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— Jacob Banooni, 12, excitedly showed off an orange comb to a visitor at Hillel Day School of Metropolitan Detroit.

But not just any comb and not just any visitor.

The comb was created by Jacob with a new 3-D printer, and the guest was Prakash Nair, president and a founding partner of Fielding Nair International, which designed the $5.3 million transformation of part of the Oakland County school. The 3-D printer was part of the technology upgrades.

"I always enjoyed building things from nothing, and always wanted to have a space and things that would help me make them," said Jacob, a seventh-grader.

"Now we have this space and these tools so our imagination is unlimited."

It was Nair's first visit to the school, with an enrollment of about 500, since the makeover was completed last month. Hillel is an independent Jewish school encompassing early childhood through eighth grade.

Nair said the project began in mid-December 2013. He reiterated his philosophy that it's not about architecture, it's about education, and there needs to be a paradigm shift in how educators think about teaching students.

"When students are sitting in a classroom for long periods of time, they are limited in the kinds of learning they can do," said Nair. "So rather than give them a rich and authentic experience, we trap them in boxes and seat them in cheap plastic chairs for six hours a day."

He added, "Kids should be active, engaged and should be working on things that excite them."

The school's renovation is happening in phases. The first three included what is called the heart of the building, an open space with new seating, a fireplace and a graffiti wall on which students are encouraged to draw. The innovation hub contains an audiovisual studio, new art, science and music studios, interactive televisions and work spaces that foster collaboration and small group learning.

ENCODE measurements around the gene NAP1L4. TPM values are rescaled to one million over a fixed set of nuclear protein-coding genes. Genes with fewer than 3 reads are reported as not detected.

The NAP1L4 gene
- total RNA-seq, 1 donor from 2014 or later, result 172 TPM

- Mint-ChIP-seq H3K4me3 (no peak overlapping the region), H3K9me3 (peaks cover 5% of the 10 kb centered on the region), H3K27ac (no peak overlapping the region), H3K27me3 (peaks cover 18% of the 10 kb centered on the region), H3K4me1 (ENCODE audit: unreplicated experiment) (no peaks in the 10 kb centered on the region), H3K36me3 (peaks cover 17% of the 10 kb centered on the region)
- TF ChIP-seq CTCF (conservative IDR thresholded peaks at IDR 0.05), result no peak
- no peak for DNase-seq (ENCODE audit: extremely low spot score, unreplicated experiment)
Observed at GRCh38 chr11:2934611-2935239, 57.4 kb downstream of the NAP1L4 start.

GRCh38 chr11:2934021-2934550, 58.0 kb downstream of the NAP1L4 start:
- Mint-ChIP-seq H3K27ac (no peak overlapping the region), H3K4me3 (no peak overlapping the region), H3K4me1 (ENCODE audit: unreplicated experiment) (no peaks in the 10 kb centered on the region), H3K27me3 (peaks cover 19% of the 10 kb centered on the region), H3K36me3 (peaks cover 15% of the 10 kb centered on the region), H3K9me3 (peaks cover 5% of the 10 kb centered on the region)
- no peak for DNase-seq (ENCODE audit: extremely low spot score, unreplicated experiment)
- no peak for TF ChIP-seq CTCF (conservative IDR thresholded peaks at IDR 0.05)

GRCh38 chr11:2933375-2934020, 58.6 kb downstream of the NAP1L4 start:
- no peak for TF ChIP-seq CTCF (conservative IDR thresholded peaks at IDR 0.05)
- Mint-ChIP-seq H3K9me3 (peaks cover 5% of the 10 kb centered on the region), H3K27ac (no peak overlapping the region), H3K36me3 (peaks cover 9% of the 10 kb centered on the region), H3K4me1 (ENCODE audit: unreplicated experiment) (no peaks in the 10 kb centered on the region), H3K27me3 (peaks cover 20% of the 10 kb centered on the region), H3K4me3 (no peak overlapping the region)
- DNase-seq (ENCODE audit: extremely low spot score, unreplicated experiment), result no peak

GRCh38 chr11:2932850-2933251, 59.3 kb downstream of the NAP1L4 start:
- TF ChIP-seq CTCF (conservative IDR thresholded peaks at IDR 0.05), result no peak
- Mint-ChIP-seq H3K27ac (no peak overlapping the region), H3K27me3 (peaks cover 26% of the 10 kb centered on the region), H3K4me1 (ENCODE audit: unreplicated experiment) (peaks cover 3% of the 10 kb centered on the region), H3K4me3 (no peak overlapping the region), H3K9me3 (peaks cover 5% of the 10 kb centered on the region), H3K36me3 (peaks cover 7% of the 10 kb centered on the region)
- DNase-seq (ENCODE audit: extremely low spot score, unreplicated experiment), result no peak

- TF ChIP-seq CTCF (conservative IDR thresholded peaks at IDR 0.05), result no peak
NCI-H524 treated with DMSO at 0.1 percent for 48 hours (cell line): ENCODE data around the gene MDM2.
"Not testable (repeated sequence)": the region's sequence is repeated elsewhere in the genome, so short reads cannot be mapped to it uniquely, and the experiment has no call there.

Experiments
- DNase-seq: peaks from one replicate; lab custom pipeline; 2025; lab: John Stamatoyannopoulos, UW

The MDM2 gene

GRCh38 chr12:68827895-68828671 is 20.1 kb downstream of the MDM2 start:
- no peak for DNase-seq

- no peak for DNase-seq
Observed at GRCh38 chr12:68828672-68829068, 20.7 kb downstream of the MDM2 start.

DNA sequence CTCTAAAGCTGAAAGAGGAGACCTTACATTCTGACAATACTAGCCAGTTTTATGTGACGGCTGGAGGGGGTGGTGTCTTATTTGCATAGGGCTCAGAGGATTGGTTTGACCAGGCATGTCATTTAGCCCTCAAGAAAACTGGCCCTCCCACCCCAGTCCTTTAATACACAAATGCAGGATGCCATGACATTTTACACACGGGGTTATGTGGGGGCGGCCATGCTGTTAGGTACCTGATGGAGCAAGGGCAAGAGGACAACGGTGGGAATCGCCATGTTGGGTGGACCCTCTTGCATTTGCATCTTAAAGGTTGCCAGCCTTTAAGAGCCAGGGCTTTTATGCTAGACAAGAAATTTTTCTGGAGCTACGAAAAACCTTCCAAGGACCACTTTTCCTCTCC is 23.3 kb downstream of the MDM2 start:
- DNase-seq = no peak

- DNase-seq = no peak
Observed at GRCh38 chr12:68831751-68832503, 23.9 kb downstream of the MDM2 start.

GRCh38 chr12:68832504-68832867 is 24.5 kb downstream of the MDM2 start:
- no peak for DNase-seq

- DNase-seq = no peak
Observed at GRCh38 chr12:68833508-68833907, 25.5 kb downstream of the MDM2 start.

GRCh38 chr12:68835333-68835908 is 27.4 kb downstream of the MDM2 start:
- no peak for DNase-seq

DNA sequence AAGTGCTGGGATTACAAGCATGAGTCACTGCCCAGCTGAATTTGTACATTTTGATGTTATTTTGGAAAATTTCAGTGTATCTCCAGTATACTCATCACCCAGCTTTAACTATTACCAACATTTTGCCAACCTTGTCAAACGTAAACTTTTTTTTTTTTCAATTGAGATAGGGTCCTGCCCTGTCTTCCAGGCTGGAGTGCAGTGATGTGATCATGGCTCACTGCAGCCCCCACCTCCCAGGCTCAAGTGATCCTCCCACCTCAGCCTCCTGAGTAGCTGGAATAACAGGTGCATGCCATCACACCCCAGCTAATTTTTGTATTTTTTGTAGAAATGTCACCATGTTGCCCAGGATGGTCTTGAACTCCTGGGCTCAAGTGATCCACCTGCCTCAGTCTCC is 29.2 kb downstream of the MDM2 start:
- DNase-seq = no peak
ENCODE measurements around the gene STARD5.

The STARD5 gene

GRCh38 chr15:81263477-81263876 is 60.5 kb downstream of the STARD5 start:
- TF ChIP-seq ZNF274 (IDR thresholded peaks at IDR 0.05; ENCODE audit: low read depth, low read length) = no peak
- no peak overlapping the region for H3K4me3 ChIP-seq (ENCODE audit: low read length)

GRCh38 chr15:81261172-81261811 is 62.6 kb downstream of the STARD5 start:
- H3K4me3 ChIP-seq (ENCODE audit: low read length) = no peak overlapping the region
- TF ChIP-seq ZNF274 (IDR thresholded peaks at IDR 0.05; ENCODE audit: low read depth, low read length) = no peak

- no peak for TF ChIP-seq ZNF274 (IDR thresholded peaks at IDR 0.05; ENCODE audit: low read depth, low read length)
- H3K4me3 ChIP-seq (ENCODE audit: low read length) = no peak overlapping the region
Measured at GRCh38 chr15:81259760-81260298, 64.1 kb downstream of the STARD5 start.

There also are three new cafeterias.

The next phase will include renovating classrooms for an additional estimated $5 million.

Alyssa Endelman of West Bloomfield was among parents and administrators from other districts who attended the session at the school with Nair. She has two children, one in kindergarten and a third-grader at the school.

"This is an amazing space, and it gives our kids an opportunity to advance in a changing world," she said. "My kids are thrilled to have this opportunity to come here every day."

Nair is the president and a founding partner of Fielding Nair International, an education facilities planning and design firm whose vision is to improve the ways students learn.

He visited the school last week to discuss teaching in the 21st century and how to better prepare students for their future. Nair also is the author of the recently published "Blueprint for Tomorrow: Redesigning Schools for Student-Centered Learning" and "The Language of School Design" in 2005.

Fielding Nair International, which plans and designs school facilities, has clients in 43 countries across six continents, including Indonesia, Canada, Belgium and Ukraine.

Closer to home, the firm's work includes projects such as the new Bloomfield Hills High School, which is scheduled for completion by next fall.

Visitors from other school districts, including Farmington and Cranbrook, participated in Nair's presentation at Hillel, and toured the innovation hub.

Head of School Steve Freedman said the goal is to "transform Hillel completely."

"The dream is that within the next three to five years, the transformation will be complete," he said.

"The No. 1 issue is to have a partnership decision between leadership and teachers, and teachers need to be ready to take the next step."

SLewis@detroitnews.com

(313) 222-2296

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